Sledders beware; avalanche conditions are dangerous in the backcountry of both the South Columbia and North Columbia this weekend.-Image credit: Avalanche Canada

Avalanche risk high

Use caution, be well-equipped and well-prepared for backcountry excursions

There’s danger in the mountains above.

Many avid sledders will be heading out to the backcountry this weekend and when they do, they need to keep in mind the avalanche risks are considerable to high in both the South and North Columbia.

“In the South Columbia, the danger rating is high in the alpine and considerable at and below the tree line,” said Avalanche Canada public avalanche forecaster Mark Bender. “We just came out of a really warm and stormy period – wet and rainy at lower and mid elevations and snowy and windy at upper elevations. That has elevated danger ratings over the past few days.”

While the region was slowly emerging from that storm system on Thursday, Bender said conditions were moderating for a day and then moving back into a stormy period on Saturday running into Sunday.

“We expect danger levels will rise again, with a pretty similar pattern to what we just went thorough – reasonably heavy precipitation, coming in quite warm again,” said Bender, noting conditions should return to considerable risk on Sunday. “There’s a potential for rain up to 2,000 metres and snow above.”

Avalanche Canada describes considerable as having “dangerous avalanche conditions – careful snowpack evaluation, cautious route-finding and conservative decision-making essential. Natural avalanches possible; human-triggered avalanches likely. Small avalanches in many areas, large avalanches in specific areas, or very large avalanches in isolated areas.”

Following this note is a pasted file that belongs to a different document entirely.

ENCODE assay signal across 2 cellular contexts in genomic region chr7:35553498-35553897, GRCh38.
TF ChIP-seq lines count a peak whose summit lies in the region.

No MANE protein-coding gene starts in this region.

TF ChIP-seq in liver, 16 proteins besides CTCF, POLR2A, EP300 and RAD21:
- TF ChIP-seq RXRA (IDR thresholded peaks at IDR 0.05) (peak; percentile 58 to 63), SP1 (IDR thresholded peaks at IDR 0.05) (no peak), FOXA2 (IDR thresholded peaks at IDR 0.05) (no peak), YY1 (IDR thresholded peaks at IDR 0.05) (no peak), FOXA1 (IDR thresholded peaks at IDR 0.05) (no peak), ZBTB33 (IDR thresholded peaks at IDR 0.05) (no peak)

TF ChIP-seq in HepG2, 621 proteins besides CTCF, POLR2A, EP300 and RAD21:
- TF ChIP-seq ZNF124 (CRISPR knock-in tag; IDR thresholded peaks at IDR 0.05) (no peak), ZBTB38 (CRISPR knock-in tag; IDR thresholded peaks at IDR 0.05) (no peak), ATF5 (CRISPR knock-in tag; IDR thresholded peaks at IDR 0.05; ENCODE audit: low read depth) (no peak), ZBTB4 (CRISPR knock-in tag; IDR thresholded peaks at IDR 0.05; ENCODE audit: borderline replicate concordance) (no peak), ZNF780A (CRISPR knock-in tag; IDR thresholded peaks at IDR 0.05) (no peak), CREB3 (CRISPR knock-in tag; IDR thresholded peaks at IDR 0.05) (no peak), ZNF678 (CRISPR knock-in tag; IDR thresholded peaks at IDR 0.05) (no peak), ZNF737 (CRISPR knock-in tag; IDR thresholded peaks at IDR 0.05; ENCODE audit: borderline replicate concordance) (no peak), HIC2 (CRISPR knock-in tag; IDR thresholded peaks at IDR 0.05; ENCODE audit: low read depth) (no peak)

High danger ratings include “very dangerous avalanche conditions. Travel in avalanche terrain not recommended. Natural avalanches likely; human-triggered avalanches very likely. Large avalanches in many areas and very large avalanches in specific areas.”

These conditions apply to Owlhead, Queest Mountain, Blue Lake and Hunters Range as well as Crowfoot on the North Shuswap.

”If people are heading out to the backcountry they should go to avalanche.ca and check on conditions in the North and South Columbia region,” says Bender. “They need to equip themselves with proper safety gear – a transceiver, shovel and probe. And the final link is knowing how to use that equipment if something does go wrong out in the backcountry.”

Further to that, Bender recommends people take avalanche safety courses from qualified trainers. A list of area providers is available at avalanche.ca and then by clicking on the “Learn” tab in the upper menu.

Avalanche Canada also has a map that provides danger ratings for the various sledding areas.

Bender says there have not been as many fatalities among snowmobilers in B.C. this year as last, but for many the sledding season is far from over.

Although some snowmobilers will be parking their sleds and looking ahead to other outdoor experiences, diehard sledders will continue to seek the snow at higher elevations.

“Some people will be recreating way into May while the majority of people are ready to move on to summer in April,” Bender says. “People still have to be diligent – very cautious, regardless of the season.”